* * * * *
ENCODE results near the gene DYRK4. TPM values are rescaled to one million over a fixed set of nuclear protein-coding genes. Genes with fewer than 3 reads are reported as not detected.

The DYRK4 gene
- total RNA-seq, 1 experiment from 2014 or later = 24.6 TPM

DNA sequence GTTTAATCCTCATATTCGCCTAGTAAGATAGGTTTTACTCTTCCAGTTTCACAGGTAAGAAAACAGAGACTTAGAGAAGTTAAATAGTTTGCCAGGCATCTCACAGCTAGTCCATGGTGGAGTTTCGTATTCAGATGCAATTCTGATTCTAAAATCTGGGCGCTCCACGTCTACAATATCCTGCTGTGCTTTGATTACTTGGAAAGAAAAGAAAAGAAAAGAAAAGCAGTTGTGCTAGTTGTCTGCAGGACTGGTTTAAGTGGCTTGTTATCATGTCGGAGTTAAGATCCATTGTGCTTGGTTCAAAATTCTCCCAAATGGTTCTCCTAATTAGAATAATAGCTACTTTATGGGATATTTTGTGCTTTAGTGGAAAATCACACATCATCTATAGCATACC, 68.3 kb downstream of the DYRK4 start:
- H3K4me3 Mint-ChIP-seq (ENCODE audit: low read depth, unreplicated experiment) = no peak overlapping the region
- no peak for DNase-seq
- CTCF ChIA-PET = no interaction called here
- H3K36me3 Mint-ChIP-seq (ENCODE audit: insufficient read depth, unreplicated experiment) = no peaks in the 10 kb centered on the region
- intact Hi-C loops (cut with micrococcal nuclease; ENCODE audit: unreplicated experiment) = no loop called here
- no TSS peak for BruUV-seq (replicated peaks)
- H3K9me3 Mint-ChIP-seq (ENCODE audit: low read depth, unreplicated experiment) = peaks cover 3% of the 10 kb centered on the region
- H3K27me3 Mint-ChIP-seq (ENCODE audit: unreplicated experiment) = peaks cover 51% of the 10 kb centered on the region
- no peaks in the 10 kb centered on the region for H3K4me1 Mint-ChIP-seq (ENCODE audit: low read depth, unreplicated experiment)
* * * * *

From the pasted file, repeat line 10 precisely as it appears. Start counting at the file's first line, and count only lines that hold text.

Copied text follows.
- no TSS peak for BruUV-seq (replicated peaks)